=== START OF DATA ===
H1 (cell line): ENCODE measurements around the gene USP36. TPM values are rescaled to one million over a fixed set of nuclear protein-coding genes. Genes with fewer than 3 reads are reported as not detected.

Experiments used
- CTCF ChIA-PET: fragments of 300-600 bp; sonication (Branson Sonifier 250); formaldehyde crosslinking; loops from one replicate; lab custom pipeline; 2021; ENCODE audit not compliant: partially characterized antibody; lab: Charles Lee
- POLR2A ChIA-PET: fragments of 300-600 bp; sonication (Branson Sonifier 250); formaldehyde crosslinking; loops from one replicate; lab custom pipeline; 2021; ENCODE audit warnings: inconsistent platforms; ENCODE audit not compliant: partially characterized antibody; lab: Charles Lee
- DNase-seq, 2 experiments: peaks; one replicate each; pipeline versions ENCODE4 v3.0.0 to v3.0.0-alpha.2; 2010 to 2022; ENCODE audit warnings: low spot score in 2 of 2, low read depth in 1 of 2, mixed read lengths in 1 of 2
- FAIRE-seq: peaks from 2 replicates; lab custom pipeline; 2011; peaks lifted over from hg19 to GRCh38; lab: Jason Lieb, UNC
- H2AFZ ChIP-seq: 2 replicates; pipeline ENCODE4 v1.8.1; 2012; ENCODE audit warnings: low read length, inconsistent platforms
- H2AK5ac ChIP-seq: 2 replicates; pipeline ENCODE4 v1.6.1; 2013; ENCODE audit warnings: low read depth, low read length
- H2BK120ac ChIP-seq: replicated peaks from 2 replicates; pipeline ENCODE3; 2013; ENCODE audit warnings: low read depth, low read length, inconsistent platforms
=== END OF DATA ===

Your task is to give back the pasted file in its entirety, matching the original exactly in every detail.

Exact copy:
H1 (cell line): ENCODE measurements around the gene USP36. TPM values are rescaled to one million over a fixed set of nuclear protein-coding genes. Genes with fewer than 3 reads are reported as not detected.

Experiments used
- CTCF ChIA-PET: fragments of 300-600 bp; sonication (Branson Sonifier 250); formaldehyde crosslinking; loops from one replicate; lab custom pipeline; 2021; ENCODE audit not compliant: partially characterized antibody; lab: Charles Lee
- POLR2A ChIA-PET: fragments of 300-600 bp; sonication (Branson Sonifier 250); formaldehyde crosslinking; loops from one replicate; lab custom pipeline; 2021; ENCODE audit warnings: inconsistent platforms; ENCODE audit not compliant: partially characterized antibody; lab: Charles Lee
- DNase-seq, 2 experiments: peaks; one replicate each; pipeline versions ENCODE4 v3.0.0 to v3.0.0-alpha.2; 2010 to 2022; ENCODE audit warnings: low spot score in 2 of 2, low read depth in 1 of 2, mixed read lengths in 1 of 2
- FAIRE-seq: peaks from 2 replicates; lab custom pipeline; 2011; peaks lifted over from hg19 to GRCh38; lab: Jason Lieb, UNC
- H2AFZ ChIP-seq: 2 replicates; pipeline ENCODE4 v1.8.1; 2012; ENCODE audit warnings: low read length, inconsistent platforms
- H2AK5ac ChIP-seq: 2 replicates; pipeline ENCODE4 v1.6.1; 2013; ENCODE audit warnings: low read depth, low read length
- H2BK120ac ChIP-seq: replicated peaks from 2 replicates; pipeline ENCODE3; 2013; ENCODE audit warnings: low read depth, low read length, inconsistent platforms